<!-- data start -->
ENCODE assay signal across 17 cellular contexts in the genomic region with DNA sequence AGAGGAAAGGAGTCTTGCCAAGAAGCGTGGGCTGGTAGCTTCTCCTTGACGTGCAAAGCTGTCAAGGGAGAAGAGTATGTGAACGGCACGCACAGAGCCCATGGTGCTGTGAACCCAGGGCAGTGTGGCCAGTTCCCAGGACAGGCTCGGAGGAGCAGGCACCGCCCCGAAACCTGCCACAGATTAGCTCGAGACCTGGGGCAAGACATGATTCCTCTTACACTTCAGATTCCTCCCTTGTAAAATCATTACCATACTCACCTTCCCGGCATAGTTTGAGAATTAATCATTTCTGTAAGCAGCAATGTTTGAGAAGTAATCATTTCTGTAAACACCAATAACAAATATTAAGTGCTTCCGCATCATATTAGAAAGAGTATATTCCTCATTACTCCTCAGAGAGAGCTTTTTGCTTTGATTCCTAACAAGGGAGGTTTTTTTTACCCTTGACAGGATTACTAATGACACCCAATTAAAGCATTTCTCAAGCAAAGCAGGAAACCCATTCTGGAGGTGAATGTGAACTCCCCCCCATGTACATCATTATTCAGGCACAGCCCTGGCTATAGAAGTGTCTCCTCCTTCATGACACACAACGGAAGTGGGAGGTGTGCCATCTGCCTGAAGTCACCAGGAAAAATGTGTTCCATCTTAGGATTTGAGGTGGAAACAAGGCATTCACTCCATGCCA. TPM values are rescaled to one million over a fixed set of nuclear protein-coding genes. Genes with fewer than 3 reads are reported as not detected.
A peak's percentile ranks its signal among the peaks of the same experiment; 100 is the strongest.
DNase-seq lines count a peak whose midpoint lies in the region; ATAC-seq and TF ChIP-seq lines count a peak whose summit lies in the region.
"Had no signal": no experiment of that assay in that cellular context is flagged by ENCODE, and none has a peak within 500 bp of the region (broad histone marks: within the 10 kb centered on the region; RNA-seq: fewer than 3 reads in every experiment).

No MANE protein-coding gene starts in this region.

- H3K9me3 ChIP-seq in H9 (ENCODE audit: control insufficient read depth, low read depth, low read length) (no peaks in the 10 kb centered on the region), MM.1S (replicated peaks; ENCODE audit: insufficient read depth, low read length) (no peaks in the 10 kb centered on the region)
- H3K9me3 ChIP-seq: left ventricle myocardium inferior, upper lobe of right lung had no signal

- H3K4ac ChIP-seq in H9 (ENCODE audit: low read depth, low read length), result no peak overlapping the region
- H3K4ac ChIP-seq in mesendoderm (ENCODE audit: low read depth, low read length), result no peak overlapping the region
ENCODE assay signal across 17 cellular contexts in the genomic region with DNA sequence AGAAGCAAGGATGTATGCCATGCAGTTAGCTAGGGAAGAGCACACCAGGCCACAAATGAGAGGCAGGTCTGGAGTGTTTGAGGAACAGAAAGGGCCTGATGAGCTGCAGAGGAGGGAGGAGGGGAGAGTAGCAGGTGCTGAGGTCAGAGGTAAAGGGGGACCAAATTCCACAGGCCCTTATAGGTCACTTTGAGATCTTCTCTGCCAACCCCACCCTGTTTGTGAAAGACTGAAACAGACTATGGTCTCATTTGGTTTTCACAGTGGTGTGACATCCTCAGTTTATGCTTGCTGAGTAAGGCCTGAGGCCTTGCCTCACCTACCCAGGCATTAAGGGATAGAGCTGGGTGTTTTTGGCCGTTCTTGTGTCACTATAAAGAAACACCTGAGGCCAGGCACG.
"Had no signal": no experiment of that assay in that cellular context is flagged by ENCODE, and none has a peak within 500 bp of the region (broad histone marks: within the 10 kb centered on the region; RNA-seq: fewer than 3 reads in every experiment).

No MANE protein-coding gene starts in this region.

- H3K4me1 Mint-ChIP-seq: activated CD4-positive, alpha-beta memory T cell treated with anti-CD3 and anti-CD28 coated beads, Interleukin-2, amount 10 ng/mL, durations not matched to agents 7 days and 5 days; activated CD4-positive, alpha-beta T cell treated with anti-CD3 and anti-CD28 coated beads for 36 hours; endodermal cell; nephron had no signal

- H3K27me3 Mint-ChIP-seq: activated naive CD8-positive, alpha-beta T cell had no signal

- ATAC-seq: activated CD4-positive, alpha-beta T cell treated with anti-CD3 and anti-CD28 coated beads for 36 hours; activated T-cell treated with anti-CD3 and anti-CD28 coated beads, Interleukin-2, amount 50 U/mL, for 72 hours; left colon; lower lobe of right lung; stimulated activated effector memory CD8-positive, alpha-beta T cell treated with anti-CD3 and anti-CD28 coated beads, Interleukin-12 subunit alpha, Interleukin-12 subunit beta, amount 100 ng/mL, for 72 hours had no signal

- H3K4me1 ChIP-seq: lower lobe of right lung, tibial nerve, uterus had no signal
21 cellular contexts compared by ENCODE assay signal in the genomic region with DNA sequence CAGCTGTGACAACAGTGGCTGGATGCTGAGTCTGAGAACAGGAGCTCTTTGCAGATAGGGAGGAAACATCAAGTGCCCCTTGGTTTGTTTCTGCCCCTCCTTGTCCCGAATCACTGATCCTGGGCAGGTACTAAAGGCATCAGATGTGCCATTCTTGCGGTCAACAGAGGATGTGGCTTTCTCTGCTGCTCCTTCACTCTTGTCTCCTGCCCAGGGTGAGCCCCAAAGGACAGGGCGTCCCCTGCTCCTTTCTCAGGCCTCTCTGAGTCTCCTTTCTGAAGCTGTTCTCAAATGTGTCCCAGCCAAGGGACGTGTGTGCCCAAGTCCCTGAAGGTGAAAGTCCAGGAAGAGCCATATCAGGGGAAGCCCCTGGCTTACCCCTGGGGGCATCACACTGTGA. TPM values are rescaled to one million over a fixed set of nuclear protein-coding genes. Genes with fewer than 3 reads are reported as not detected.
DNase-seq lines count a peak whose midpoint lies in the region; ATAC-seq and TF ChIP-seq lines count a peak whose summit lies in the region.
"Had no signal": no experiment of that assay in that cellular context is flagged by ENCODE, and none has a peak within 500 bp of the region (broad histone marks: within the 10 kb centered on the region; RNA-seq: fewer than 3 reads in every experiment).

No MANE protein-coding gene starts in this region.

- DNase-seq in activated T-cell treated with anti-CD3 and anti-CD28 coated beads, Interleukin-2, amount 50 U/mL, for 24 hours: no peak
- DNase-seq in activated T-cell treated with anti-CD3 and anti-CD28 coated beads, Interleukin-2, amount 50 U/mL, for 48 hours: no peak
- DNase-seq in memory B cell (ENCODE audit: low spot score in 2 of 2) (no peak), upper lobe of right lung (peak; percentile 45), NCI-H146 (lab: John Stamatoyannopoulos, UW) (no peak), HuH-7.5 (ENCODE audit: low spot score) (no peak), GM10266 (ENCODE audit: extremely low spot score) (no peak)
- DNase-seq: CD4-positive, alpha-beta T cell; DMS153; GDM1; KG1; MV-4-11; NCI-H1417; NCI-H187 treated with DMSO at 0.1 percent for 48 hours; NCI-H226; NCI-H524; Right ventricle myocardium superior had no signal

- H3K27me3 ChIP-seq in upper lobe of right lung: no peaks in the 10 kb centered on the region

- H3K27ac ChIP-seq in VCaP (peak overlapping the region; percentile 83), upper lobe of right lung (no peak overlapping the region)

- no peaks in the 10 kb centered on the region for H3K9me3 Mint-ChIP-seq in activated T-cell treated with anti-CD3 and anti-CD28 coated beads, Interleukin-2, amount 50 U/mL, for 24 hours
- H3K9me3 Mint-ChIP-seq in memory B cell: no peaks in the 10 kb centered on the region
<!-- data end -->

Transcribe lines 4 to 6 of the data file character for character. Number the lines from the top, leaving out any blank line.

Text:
"Had no signal": no experiment of that assay in that cellular context is flagged by ENCODE, and none has a peak within 500 bp of the region (broad histone marks: within the 10 kb centered on the region; RNA-seq: fewer than 3 reads in every experiment).

No MANE protein-coding gene starts in this region.

- H3K9me3 ChIP-seq in H9 (ENCODE audit: control insufficient read depth, low read depth, low read length) (no peaks in the 10 kb centered on the region), MM.1S (replicated peaks; ENCODE audit: insufficient read depth, low read length) (no peaks in the 10 kb centered on the region)